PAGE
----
Cynthia Ozick has asserted a dominant voice in Jewish-American literature for the past fifteen years. Pinsker places Ozick in the context of such writers as Philip Roth, Bernard Malamud, and Saul Bellow, showing how her literary vision and scope of topic differ significantly. Pinsker argues that, more than any other contemporary Jewish-American writer, Ozick deals in her work with the difficulties of non-assimilation to her literary heritage, which she insists has become threadbare, and that she has expanded the possibilities of what Jewish-American fiction can be.
Through a chronological survery of works, from her initial unpublished fiction and her first published work, Trust (1966), to The Cannibal Galaxy (1983), Pinsker details Ozick's energy and wide-ranging intellect, her deep sense of moral passion, and her way of generating fictions that have a life of their own beyond the text. In addition, Pinsker shows how Ozick's essays, principally those collected in Art & Ardor, substantiate the style and intention of her fictions.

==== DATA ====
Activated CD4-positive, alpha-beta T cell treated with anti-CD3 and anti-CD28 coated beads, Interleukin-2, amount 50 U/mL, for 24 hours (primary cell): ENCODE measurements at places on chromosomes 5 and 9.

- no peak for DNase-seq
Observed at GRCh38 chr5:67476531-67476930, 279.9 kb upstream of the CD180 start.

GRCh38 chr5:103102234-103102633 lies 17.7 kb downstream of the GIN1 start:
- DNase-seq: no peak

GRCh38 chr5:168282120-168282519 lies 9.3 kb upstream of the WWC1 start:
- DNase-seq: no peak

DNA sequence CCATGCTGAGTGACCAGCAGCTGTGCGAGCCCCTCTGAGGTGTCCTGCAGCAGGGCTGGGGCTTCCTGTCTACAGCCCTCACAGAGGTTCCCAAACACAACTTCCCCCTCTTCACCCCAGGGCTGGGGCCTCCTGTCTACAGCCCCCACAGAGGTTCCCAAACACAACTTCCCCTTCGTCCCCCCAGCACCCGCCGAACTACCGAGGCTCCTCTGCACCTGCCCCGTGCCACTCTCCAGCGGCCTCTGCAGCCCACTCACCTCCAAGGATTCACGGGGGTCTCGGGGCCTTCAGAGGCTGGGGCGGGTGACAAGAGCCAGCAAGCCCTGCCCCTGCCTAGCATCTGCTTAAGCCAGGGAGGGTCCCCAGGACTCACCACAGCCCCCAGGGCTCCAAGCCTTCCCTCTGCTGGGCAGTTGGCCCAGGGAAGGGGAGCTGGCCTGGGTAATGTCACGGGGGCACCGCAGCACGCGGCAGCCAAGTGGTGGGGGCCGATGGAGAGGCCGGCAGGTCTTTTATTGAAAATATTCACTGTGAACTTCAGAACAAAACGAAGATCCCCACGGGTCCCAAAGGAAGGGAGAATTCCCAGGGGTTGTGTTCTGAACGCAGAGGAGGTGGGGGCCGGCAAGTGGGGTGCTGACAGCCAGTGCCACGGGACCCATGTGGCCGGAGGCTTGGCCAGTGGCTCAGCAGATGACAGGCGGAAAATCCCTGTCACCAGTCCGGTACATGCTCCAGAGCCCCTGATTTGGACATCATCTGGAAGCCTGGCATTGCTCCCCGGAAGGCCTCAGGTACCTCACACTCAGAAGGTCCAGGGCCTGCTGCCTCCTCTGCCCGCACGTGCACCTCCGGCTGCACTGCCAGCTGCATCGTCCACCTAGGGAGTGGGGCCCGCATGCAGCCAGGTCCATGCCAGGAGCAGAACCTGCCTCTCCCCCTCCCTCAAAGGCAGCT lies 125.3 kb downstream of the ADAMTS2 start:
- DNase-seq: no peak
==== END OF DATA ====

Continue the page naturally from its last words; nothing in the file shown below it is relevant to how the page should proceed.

Ozick is often a difficult and demanding writer. This study will offer help to both those readers of Ozick's work already familiar and its contours and those encountering her for the first time.
About the Author
Sanford Pinsker is Professor of English at Franklin & Marshall College. His published works include Philip Roth: Critical Essays (G. K. Hall, 1982), Between Two Worlds: The American Novel in the 1960s (Whitston Publishing Co., 1978), and The Comedy that "Hoits": An Essay on the Fiction of Philip Roth (University of Missouri Press, 1975).